But it was the finale which stunned me: Petrenko brought electrifying incisiveness to the treatment of the famous revolutionary song "Varshavianka" and convinced us that the struggle might almost, jubilantly, be won before its horrifying implosion. This time the return of the frozen Palace Square hymns and shudders, capped by Sue Bohlin's supremely eloquent cor anglais solo - every player of this instrument in London seems to be getting plaudits these days - brought tears to the eyes. And the final drive against the inexorable Musorgskyan tocsin, even if the bell could have been more apocalyptic, was simply hair-raising. No wonder Petrenko had metamorphosed from the well-groomed, smiling young man into a deathly pale wreck at the end: I'd hazard a guess that this finale took him and the orchestra to places they hadn't anticipated.

Marshev's slip could have sent the orchestra off the rails, had Petrenko not been super-alert, and most of the audience wouldn't have known that, having lost the plot, the pianist simply made the last minute up

So it was probably just as well that the first half was well ordered and vivacious, at least from the orchestral point of view. Stravinsky's early, pre-Firebird Scherzo fantastique - completed, in fact, only a couple of years after those momentous 1905 events in his home city of Petersburg - mixes Debussy with Wagner and adds fiendish touches for zinging harps and flutter-tonguing flutes and trumpets. This effervescent homage to Maeterlinck's Life of Bees sounded more delicately humoristique than luridly fantastique last night, and all the better for it.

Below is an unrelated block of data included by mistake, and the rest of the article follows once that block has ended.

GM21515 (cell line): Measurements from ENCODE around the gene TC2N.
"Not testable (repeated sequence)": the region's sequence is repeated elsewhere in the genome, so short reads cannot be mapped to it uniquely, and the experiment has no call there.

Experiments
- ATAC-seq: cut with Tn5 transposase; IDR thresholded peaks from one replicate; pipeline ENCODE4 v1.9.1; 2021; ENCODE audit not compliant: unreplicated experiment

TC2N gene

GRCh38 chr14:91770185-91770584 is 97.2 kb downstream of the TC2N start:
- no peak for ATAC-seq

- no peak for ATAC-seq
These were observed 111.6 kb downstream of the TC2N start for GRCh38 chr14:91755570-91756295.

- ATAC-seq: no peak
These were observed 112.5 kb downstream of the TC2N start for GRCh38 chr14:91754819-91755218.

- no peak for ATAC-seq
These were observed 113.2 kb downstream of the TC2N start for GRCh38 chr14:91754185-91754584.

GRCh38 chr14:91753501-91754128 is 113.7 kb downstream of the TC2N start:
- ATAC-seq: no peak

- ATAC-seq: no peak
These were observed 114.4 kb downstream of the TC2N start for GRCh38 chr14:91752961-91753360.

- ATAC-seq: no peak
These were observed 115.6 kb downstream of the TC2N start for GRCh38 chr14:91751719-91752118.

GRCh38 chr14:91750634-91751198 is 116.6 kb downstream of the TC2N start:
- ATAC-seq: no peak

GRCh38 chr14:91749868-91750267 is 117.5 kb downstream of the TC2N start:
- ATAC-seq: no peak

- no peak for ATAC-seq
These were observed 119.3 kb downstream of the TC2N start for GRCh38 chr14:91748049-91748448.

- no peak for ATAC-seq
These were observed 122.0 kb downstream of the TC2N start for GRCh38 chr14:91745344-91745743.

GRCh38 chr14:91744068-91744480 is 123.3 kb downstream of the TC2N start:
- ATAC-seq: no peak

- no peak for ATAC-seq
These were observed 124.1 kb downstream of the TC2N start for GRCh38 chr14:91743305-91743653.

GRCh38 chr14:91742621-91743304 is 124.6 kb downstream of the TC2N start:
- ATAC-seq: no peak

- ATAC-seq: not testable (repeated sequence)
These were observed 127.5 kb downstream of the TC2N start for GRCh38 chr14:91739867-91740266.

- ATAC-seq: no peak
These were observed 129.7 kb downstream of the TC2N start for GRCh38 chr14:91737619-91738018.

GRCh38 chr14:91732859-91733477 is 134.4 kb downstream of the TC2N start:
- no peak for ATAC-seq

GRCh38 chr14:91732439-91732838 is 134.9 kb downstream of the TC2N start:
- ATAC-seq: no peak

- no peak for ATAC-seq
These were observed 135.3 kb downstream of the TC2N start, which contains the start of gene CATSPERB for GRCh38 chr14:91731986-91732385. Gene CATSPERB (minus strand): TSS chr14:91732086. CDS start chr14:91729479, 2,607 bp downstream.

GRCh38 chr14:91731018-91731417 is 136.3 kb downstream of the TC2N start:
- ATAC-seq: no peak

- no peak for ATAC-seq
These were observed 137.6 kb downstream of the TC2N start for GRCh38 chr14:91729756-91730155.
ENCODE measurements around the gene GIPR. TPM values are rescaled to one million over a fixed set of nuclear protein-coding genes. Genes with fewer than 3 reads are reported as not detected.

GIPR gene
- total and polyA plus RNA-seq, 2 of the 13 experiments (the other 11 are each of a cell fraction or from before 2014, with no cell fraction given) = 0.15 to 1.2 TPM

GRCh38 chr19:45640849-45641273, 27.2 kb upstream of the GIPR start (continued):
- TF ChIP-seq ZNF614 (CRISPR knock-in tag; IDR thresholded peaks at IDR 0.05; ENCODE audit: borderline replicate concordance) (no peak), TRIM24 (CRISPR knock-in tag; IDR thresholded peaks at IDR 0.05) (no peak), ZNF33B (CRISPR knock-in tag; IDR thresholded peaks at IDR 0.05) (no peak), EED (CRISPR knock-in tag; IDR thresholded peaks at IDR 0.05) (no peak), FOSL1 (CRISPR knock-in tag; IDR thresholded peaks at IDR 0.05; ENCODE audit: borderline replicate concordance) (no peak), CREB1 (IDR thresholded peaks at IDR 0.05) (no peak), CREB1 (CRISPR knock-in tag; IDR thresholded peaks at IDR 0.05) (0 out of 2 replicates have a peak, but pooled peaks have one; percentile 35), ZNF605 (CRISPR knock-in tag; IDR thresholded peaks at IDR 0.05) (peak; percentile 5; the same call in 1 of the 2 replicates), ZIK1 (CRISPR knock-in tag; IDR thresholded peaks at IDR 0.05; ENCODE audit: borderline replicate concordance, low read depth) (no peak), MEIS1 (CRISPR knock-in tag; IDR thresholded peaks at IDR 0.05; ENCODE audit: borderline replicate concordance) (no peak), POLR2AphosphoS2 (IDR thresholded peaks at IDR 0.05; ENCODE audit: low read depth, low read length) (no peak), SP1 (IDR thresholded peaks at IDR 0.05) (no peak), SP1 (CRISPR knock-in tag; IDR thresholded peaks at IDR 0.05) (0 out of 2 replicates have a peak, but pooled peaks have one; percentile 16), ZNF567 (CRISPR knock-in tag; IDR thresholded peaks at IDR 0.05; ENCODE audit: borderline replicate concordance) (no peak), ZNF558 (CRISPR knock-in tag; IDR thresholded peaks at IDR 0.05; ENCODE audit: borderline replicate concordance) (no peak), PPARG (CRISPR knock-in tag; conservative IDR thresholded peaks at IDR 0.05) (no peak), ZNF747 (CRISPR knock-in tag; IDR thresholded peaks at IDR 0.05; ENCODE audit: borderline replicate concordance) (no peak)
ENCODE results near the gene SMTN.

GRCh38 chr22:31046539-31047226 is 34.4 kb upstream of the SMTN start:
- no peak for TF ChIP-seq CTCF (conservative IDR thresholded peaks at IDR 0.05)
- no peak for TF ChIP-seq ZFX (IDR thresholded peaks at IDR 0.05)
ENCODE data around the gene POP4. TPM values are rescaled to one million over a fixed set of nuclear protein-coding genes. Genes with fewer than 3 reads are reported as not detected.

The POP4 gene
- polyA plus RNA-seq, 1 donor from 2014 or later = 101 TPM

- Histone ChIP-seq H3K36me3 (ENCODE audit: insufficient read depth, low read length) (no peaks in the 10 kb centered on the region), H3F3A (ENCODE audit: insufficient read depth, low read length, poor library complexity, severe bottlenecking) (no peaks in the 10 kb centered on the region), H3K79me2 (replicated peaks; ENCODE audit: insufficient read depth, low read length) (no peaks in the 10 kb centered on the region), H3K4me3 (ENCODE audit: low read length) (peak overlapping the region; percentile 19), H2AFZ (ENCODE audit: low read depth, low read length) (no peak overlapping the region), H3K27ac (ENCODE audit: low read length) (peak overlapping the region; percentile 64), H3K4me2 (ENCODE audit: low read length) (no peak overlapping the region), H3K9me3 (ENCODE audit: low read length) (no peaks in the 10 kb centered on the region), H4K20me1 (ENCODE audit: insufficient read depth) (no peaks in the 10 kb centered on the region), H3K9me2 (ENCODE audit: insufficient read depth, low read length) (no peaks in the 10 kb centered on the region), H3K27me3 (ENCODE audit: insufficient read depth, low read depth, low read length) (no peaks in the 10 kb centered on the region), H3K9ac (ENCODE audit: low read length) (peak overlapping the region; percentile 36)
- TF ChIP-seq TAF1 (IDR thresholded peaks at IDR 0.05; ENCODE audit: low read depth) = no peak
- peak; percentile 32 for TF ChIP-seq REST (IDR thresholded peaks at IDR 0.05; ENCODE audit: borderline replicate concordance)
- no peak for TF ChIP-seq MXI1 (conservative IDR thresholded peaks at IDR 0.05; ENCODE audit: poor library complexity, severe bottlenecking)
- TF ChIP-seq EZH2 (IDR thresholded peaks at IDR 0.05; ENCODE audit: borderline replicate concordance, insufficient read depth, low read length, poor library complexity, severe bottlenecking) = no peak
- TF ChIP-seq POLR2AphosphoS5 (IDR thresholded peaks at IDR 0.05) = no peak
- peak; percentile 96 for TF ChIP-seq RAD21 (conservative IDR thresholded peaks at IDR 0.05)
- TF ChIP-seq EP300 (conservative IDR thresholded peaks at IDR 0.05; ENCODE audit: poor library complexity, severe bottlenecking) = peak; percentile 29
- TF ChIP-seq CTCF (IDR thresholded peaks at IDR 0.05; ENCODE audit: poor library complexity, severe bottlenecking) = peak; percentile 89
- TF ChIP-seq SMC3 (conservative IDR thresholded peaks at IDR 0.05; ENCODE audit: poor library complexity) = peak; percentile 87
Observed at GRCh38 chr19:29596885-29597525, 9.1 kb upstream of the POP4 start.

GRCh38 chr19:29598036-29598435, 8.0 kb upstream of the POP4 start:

As was the LPO's contribution to Prokofiev's Third Piano Concerto, superbly well sprung in its wonky gavottes and toccata-like charges. I've enjoyed Oleg Marshev's concerto recordings, but this was not a good night for him. Though he played the few quiet passages with a spellbinding sense of mystery, it would have taken the tonal sparkle of Kissin or Simon Trpceski to match what Petrenko's players were up to. In the finale, Marshev's slip could have sent the orchestra off the rails, had Petrenko not been super-alert, and most of the audience wouldn't have known that, having lost the plot, the pianist simply made the last minute up.

Scary stuff. Which didn't stop him coming on for a crash-bang Liszt encore. Exactly the sort of playing which reminded you why Khatia Buniatishvili's B minor Sonata the other week was truly special, though many folks hated it. With such brilliant expressiveness on the increase among the younger generation, not-so-rock-solid virtuosos like Marshev are going to have to look to their laurels. But last night belonged to Petrenko, and a standing ovation for the Shostakovich was absolutely in order.

Watch Vasily Petrenko conduct the Royal Liverpool Philharmonic Orchestra in the wacky finale of Shostakovich's Sixth Symphony: